By MADISON HIRNEISEN
THE CENTER SQUARE STAFF REPORTER
(The Center Square) — Gov. Gavin Newsom warned that “winter is coming” on Wednesday, highlighting concerns over a potential increase of COVID-19 infections heading into the end of the year.
Speaking from a vaccine clinic near the West Los Angeles Veterans Affairs Medical Center, the governor warned of the “seasonality” of COVID-19, noting that case rates and hospitalizations are rising across the state.
“While we were spared the worst in this summer, the prospects of a challenging winter are upon us,” Gov. Newsom said. “And that’s why we’re doing everything in our power to prepare and to protect ourselves.”
In anticipation of a potential winter spike in cases, the governor, alongside the state’s Health and Human Services Agency Secretary Dr. Mark Ghaly, promoted vaccines and booster shots Wednesday as the best form of protection heading into the winter months.
“Not only are you five times more likely to be infected by COVID if you are unvaccinated, but 20 times more likely to die, and so with that statistic in mind, I really just want to continue to deliver home the strong point that vaccines are our way through this pandemic,” Ghaly said Wednesday. “We are concerned about the winter, we’re concerned about rising case numbers, pressure on our hospitals from a number of other issues on top of COVID. So do what you can today to get your vaccine, protect yourself into the winter.”
Thus far, the state has distributed more than 54.7 million vaccine doses, and 66.3% of the state’s entire population is fully vaccinated, according to the latest data from the California Department of Public Health.
Vaccine coverage is also expanding among children ages 5-11, with more than 110,000 doses given in this age group, Dr. Ghaly reported Wednesday. He said vaccine availability for this age group means an additional 9% of the state’s population is now eligible to be vaccinated.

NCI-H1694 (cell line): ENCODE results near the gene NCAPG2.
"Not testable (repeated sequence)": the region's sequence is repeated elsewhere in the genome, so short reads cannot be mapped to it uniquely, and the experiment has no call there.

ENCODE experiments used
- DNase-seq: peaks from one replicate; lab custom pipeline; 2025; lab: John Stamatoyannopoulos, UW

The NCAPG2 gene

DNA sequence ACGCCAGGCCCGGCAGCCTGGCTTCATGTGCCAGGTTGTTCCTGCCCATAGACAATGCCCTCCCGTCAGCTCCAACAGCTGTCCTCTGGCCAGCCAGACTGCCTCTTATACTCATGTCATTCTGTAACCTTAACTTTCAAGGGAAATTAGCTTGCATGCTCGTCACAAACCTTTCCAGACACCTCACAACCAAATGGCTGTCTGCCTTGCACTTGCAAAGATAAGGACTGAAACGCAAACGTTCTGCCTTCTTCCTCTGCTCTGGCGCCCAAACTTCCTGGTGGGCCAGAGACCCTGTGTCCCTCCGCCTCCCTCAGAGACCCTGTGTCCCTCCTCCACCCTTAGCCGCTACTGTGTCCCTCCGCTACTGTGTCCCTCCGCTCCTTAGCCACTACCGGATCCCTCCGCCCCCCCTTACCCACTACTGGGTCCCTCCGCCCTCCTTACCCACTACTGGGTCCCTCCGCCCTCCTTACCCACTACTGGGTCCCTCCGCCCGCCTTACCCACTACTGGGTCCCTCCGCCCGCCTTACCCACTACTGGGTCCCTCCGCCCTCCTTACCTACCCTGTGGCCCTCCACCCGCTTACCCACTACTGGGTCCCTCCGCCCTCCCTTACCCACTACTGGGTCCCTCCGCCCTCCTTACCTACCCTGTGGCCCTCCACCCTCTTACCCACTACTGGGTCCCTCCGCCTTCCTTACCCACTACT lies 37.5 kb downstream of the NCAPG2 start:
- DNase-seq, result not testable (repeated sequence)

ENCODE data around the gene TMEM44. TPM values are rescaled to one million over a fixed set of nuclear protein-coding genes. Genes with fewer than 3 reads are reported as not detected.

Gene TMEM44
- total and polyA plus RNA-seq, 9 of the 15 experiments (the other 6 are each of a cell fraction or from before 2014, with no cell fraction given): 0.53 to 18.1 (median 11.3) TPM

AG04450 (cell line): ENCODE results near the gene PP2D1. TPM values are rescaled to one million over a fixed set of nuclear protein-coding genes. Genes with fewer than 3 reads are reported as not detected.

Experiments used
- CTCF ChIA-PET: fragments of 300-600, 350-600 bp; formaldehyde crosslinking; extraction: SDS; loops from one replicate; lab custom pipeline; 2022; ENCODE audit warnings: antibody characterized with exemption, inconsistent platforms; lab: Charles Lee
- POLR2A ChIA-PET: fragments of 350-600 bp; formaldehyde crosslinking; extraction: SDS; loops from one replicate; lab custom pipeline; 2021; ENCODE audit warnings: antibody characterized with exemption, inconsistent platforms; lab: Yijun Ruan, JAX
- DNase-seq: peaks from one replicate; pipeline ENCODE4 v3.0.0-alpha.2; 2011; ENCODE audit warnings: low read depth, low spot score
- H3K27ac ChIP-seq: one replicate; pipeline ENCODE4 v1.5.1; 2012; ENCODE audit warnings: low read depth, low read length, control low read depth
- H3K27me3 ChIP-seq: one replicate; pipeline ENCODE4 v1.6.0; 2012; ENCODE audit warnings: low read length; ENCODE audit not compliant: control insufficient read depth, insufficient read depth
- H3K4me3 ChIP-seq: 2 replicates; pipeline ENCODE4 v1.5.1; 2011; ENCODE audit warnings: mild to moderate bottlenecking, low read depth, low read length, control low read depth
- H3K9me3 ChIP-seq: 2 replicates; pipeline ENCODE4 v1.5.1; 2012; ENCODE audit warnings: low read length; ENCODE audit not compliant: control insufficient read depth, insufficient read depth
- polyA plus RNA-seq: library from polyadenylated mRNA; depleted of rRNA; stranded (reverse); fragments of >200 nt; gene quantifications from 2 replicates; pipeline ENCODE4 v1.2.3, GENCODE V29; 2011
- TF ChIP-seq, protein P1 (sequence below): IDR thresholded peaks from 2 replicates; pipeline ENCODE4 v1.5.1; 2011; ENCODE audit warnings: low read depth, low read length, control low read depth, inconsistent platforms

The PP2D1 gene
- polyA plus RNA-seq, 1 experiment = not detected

Yet, despite the overall high vaccination uptake in the state, case rates and hospitalizations have risen in recent weeks.
California currently has a case rate of 112.2 per 100,000 and has been designated to have a “high” level of community transmission, according to the latest data from the Centers for Disease Control and Prevention.
In addition, hospitalizations are rising in areas with less vaccination coverage, such as San Bernardino, Riverside and Fresno counties, where rates are up more than 20% in recent weeks.
This is a stark shift from just over a month ago when California was the only state in the U.S. with “moderate” disease transmission, which equates to a case rate of fewer than 50 cases per 100,000.
According to the latest CDC data, several states across the Southeast report lower case rates than California. Texas, Louisiana, Mississippi, Alabama and South Carolina currently have “substantial” disease spread. Florida and Georgia have “moderate” disease transmission with less than half of California’s rate of spread.
Gov. Newsom said Wednesday that an increasing case rate appears to be the “familiar pattern” of COVID-19 in the winter months, noting that around this time last year, case rates, hospitalization rates and ICU numbers began to increase ahead of the winter surge. He noted that several other states, including Colorado and states in the Midwest, are seeing similar increases.
The governor said the key to interrupting this pattern is upping immunity through vaccines and booster doses. Gov. Newsom encouraged everyone eligible to get their booster dose and dispelled circulating rumors that he had an adverse reaction after receiving the Moderna booster shot at the end of October.
“I had absolutely no impact whatsoever from the COVID shot, the original nor the booster,” Gov. Newsom said. “Absolutely none. No fatigue, even no soreness.”
The governor called the misinformation circulating about booster shots “mishegoss,” adding that the vaccines are life-saving and what helped the state “put a lid on COVID” over the summer.
Madison Hirneisen covers California for The Center Square.